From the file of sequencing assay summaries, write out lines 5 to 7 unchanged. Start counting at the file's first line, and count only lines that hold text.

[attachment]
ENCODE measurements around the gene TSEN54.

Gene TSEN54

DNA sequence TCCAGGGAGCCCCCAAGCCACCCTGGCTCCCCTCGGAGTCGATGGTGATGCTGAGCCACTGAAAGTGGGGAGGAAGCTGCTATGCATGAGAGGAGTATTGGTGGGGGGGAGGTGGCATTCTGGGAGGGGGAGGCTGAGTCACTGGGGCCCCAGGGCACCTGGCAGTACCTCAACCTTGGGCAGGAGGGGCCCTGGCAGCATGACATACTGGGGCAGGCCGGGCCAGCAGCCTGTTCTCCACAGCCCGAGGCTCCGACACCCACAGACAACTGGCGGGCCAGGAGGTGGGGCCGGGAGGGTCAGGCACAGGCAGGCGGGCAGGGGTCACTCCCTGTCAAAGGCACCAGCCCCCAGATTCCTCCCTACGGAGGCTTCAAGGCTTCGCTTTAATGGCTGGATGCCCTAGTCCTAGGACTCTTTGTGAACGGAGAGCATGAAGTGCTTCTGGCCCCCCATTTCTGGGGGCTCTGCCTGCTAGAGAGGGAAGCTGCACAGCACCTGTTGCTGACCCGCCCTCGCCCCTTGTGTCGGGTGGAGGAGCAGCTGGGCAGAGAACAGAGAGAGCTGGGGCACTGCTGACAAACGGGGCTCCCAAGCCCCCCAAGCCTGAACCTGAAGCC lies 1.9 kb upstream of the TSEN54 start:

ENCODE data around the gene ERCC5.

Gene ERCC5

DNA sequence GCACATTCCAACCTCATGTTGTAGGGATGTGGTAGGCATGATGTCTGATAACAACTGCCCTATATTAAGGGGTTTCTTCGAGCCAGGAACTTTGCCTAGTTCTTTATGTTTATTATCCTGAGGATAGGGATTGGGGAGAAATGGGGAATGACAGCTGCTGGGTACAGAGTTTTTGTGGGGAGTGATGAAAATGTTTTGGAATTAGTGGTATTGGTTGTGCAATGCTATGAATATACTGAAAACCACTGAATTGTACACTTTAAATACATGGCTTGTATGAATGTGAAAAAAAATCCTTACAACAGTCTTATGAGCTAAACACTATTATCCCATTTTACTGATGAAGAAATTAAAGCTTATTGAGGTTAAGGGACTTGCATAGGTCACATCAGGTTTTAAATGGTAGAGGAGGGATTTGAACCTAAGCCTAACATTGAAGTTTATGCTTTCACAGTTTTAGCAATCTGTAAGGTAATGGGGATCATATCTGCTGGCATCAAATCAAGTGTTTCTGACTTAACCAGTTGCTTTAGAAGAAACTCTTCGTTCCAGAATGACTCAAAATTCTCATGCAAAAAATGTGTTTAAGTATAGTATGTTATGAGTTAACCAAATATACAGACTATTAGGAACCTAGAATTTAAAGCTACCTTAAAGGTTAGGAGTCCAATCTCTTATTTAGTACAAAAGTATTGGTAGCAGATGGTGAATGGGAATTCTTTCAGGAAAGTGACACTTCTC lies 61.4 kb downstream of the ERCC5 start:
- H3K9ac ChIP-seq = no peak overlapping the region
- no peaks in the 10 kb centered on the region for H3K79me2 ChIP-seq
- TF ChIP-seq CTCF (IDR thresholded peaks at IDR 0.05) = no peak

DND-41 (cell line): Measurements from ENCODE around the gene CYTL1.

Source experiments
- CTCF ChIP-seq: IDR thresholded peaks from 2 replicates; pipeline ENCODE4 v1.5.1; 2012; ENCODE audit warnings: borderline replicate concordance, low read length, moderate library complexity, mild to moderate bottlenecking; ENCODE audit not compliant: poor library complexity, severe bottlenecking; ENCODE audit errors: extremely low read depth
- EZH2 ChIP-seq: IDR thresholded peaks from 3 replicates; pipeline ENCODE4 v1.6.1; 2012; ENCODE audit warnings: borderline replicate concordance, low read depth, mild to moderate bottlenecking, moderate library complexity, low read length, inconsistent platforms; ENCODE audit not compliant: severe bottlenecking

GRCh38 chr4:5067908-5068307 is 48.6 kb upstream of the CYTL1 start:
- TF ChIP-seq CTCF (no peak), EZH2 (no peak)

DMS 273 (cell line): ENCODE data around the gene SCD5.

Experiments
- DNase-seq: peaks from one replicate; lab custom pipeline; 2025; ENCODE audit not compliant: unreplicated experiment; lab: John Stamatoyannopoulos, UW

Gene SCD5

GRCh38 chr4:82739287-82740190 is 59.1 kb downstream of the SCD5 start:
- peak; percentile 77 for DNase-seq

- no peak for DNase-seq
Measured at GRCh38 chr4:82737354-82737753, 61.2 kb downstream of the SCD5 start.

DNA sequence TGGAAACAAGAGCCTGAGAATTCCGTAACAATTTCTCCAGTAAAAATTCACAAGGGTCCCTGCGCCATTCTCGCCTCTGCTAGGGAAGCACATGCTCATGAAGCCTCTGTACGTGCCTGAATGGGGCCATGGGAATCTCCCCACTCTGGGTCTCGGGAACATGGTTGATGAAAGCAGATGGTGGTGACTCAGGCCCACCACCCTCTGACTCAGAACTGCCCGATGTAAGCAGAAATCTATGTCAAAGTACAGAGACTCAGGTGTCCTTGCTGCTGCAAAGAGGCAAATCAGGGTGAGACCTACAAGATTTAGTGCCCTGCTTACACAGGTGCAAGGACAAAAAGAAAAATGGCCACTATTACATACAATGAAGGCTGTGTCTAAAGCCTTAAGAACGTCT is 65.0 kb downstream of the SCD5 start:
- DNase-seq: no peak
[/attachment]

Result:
Gene ERCC5

DNA sequence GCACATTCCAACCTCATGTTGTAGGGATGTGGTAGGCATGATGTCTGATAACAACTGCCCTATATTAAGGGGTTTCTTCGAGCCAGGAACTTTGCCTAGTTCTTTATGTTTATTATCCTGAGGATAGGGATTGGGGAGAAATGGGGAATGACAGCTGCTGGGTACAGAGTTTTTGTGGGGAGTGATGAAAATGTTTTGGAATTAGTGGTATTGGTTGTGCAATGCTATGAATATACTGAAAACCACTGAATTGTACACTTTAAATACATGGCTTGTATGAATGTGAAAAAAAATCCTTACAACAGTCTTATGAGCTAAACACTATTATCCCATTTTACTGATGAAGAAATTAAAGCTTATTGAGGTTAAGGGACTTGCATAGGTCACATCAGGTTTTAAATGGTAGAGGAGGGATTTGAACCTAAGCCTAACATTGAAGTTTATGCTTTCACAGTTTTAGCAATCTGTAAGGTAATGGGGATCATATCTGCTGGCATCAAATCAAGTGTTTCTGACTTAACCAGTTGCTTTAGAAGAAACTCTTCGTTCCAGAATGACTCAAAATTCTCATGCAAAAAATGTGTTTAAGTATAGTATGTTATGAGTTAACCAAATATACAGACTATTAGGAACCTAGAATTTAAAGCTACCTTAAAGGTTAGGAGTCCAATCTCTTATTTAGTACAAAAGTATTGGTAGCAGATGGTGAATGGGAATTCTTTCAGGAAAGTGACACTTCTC lies 61.4 kb downstream of the ERCC5 start:
- H3K9ac ChIP-seq = no peak overlapping the region